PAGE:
Occupational therapists work to promote, maintain, and develop the skills needed by students to be functional in a school setting and beyond. Active participation in life promotes:
- fine and gross motor skills
- sensory regulation
- social interaction.
- muscle strength
- and many many more….
Occupational therapists use a holistic approach in planning programs. They take into account the physical, social, emotional, sensory and cognitive abilities and needs of students.
In the case of autism, an occupational therapist works to develop skills for handwriting, fine motor skills and daily living skills. However, the most essential role is also to assess and target the child’s sensory processing disorders. This is beneficial to remove barriers to learning and help the students become calmer and more focused.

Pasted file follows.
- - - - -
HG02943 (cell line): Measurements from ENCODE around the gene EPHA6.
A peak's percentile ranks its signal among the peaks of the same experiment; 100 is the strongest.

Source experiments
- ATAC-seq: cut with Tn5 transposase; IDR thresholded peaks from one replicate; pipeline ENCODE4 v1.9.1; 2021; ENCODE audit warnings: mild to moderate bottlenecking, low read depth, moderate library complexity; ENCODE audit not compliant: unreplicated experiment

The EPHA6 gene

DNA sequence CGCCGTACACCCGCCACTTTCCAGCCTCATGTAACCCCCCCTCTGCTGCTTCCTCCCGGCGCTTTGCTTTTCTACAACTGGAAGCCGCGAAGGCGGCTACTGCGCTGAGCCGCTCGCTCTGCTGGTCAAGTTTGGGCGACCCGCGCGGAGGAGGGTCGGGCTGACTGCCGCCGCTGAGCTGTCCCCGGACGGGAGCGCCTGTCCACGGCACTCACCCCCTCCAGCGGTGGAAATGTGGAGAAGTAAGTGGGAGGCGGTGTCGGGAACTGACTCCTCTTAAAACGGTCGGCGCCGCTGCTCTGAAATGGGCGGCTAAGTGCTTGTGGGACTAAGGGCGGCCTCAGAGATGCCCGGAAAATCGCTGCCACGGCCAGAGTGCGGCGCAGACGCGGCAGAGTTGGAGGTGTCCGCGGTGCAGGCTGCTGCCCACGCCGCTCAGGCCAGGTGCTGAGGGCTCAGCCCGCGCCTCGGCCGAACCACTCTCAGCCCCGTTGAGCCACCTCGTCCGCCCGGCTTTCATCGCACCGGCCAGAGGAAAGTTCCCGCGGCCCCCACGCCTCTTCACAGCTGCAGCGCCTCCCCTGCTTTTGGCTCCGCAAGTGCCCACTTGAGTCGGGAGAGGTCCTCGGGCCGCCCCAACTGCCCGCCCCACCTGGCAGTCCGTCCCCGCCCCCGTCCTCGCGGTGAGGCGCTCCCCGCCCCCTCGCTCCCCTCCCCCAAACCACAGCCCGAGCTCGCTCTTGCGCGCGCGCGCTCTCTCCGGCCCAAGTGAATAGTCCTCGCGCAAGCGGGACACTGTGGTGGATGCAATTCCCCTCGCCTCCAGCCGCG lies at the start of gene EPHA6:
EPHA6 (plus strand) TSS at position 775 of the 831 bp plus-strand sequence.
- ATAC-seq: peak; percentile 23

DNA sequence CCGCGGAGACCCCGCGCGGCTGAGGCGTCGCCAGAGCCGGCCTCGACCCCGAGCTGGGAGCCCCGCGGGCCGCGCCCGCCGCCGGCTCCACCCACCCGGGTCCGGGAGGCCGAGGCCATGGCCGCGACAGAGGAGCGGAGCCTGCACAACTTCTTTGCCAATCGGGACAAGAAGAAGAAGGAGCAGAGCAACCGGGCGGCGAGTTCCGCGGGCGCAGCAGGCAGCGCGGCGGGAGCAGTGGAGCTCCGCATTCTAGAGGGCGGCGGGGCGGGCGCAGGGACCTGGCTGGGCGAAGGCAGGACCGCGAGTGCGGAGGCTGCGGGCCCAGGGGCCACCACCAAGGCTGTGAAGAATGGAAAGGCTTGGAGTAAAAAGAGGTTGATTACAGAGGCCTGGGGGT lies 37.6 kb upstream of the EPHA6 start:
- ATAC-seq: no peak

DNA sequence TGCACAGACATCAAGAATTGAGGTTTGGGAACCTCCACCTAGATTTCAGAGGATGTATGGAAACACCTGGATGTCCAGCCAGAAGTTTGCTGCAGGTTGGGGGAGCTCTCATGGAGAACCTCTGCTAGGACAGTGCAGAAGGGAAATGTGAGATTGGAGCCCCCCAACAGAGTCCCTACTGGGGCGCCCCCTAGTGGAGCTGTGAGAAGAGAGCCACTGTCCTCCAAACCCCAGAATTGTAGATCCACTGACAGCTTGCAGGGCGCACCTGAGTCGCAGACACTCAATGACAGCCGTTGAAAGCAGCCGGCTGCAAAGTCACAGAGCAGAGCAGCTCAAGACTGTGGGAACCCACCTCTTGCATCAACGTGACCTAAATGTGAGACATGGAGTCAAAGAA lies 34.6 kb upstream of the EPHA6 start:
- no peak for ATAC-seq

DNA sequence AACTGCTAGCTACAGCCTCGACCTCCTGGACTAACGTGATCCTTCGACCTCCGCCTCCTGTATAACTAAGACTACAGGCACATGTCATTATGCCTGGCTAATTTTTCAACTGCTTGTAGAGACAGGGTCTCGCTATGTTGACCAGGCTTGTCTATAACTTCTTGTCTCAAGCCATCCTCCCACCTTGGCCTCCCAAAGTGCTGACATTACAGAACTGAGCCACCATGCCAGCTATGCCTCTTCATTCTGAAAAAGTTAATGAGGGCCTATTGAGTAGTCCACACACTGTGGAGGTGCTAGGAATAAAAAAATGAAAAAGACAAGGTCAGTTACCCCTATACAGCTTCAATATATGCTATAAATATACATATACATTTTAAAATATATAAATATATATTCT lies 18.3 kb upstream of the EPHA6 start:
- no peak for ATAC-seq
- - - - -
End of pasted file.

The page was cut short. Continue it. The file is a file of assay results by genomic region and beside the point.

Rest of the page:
OT’s working with children who have a sensory processing disorder often have postgraduate training in sensory integration.
Sensory integration therapy is based on the assumption that the child is either “over stimulated” or “under stimulated” by the environment. Therefore, the aim of sensory integration therapy is to improve the ability of the brain to process sensory information so that the child will function better in his/her daily activities.
Children are often prescribed a sensory diet/lifestyle by the occupational therapist.